And in spite of the FBI setting up all these curiously timed interviews about Waltham, officially the investigation remains a Middlesex County matter.

The triple murder, Coakley explained, was not her investigation—it was the Middlesex County DA’s concern. She said that she could and would follow up to make sure state police were working with Waltham police on the murder case. “The Waltham PD and the state police should be working together,” she told us.

I find all this interesting given what has happened with Dzhokhar Tsarnaev as the FBI has interrogated, then deported or in some other fashion kicked out of the country, Todashev’s buddies in FL.

At roughly the same time as the FL investigation heated up, on August 27, Carmen Ortizslapped Special Administrative Measures on Dzhokhar, nudging him closer to solitary treatment but also giving FBI control over what information he learns.

The following month, the government refused to give Dzhokhar any information on the involvement of his brother, Todashev, or himself in the Waltham murders, citing an ongoing investigation. In an October government motion following up on this request, they said the following.

Defense Request #9. This request is patently overbroad insofar as it seeks “all documents” concerning the investigation of the triple homicide that occurred in Waltham on September 11, 2011, regardless of whether those documents relate to Tsarnaev or his brother. It should be denied on that basis alone.

To the extent this request seeks documents that relate to Ibragim Todashev’s involvement in the triple homicide, it should be denied on the ground that such documents are not discoverable under the Federal or Local Rules of Criminal Procedure or Brady. To the extent this request seeks documents that relate to Tamerlan Tsarnaev’s involvement in the triple homicide, it is premature. As Tsarnaev concedes, information about his brother’s criminal history will be relevant, if at all, only in a future sentencing hearing to determine whether Tsarnaev himself should receive the death penalty. As noted earlier, such a hearing may never occur, in which case Tsarnaev will never have a right to the information.

And even if such a hearing does occur, many other phases of this case must first be completed.Without intending to waive any of these arguments, the government has declined to produce all documents relating to the triple homicide investigation pursuant to Local Rule 116.6. It is well-settled that “’[f]ederal common law recognizes a qualified privilege protecting investigative files in an ongoing criminal investigation.’” In re Department of Homeland Security, 459 F.3d 565, 569 (5 th Cir. 2006) (citation omitted) (collecting cases). That privilege can be overcome only if “the harm to the government if the privilege is lifted” is outweighed by the “need of the litigant who is seeking privileged investigative materials.” Id. That test is not met here. The Middlesex District Attorney’s Office is engaged in an active, ongoing investigation into the Waltham triple homicide. Disclosure of the details of that investigation could jeopardize it. Tsarnaev, in contrast, has no urgent need for the privileged investigative materials he seeks. Even assuming, as Tsarnaev claims, that “the nature and extent of Tamerlan’s alleged involvement” in the Waltham triple homicide is “critical mitigation information,” Tsarnaev Mot. at 16, this case has not yet even been set down for a trial date, let alone sentencing.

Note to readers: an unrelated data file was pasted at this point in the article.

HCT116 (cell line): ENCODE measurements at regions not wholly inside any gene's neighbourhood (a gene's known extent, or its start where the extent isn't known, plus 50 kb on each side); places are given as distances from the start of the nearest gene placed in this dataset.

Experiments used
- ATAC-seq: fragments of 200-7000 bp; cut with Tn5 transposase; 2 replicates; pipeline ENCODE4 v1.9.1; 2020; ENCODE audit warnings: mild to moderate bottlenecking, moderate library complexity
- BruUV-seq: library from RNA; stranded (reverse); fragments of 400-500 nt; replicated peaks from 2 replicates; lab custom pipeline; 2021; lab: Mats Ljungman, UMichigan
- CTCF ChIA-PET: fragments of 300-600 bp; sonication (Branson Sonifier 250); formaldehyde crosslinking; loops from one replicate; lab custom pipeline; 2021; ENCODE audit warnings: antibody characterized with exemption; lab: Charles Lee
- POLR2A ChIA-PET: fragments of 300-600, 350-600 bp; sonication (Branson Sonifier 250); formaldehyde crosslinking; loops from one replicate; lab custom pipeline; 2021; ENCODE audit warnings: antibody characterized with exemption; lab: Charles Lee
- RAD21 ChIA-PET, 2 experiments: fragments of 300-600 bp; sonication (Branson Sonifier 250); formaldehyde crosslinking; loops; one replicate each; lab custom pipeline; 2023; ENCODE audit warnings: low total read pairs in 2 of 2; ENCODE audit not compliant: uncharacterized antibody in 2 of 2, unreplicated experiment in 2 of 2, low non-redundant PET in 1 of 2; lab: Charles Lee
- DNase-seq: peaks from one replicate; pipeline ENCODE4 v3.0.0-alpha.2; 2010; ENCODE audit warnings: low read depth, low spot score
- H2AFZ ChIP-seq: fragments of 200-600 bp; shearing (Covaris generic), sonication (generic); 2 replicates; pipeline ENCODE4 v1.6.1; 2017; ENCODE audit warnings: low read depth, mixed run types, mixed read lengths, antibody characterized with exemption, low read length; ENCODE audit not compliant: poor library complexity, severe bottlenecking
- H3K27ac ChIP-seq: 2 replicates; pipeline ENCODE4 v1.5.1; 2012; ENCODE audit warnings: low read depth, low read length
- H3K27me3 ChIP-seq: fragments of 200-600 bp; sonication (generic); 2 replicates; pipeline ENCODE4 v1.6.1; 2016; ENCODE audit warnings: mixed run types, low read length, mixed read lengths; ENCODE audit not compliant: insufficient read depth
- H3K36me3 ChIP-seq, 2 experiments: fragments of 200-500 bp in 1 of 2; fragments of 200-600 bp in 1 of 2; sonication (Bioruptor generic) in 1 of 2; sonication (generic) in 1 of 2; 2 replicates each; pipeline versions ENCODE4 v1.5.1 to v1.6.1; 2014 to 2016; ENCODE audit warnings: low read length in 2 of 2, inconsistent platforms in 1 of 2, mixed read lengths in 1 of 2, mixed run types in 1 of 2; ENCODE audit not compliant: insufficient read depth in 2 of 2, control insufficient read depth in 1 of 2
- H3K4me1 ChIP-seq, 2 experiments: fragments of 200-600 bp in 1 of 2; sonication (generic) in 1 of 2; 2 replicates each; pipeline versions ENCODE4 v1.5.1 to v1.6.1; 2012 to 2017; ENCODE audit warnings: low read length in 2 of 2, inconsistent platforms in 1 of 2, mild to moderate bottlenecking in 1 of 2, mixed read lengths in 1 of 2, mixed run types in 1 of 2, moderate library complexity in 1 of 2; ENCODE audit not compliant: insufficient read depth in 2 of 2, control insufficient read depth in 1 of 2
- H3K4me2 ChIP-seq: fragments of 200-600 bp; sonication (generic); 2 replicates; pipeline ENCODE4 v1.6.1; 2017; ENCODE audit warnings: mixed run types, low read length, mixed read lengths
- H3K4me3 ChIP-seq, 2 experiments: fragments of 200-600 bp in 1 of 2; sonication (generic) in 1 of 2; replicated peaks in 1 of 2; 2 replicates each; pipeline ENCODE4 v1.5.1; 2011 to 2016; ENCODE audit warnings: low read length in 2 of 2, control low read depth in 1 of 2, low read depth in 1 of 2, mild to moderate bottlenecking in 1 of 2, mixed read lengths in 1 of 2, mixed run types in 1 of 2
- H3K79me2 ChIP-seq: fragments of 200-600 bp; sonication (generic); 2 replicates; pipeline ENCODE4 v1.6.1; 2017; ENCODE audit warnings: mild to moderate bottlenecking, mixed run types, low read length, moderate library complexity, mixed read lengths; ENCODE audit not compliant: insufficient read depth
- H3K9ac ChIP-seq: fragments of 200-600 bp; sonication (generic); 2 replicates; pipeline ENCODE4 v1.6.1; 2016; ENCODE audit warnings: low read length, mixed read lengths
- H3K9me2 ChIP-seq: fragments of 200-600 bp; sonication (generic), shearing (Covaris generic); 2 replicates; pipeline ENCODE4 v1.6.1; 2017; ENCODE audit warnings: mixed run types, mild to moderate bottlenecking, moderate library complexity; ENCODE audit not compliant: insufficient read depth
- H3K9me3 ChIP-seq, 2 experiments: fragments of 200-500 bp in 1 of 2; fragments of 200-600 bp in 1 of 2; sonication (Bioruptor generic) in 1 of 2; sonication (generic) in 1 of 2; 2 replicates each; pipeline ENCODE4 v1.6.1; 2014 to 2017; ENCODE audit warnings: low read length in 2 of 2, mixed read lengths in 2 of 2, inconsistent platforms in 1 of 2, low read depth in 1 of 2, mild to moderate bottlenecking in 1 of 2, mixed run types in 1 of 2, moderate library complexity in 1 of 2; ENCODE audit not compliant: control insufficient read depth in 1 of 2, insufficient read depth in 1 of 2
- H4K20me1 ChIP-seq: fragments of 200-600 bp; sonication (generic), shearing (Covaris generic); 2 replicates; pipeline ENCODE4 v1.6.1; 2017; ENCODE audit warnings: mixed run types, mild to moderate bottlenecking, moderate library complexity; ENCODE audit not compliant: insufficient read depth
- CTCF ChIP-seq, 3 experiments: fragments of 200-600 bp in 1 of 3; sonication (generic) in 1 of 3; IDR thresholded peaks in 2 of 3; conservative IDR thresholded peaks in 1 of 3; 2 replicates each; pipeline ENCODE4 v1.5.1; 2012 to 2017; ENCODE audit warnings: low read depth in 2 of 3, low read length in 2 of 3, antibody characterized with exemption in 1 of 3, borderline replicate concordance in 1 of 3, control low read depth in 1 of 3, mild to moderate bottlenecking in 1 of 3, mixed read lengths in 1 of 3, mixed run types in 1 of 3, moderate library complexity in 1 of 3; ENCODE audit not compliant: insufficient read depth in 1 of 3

In any event, the government has already disclosed to Tsarnaev that, according to Todashev, Tamerlan Tsarnaev participated in the Waltham triple homicide. Any benefit to Tsarnaev of knowing more about the precise “nature and extent” of his brother’s involvement does not outweigh the potential harm of exposing details of an ongoing investigation into an extremely serious crime, especially at this stage of the proceedings. [my emphasis]

In November, Judge George O’Toole denied that and most other discovery requests, stating that Dzhokhar’s lawyers hadn’t shown any need that would overcome investigative privilege.

Meanwhile, after the decision to try for the death penalty in this case — at which point, even the government seems to suggest, such evidence might have become relevant — the FBI hasstarted monitoring Dzhokhar’s defense team in some fashion that remains entirely redacted in a recent request such monitoring stop.

Now don’t get me wrong. I totally understand why the FBI might want to prevent Dzhokhar from learning details of their investigation into Waltham, especially if they believe he may have had a role.

But if it’s true that FBI only asks questions about Waltham as it kills people (and didn’t show much interest in investigating back in 2011), it seems this latest monitoring may be tied to their curious silences about the murders.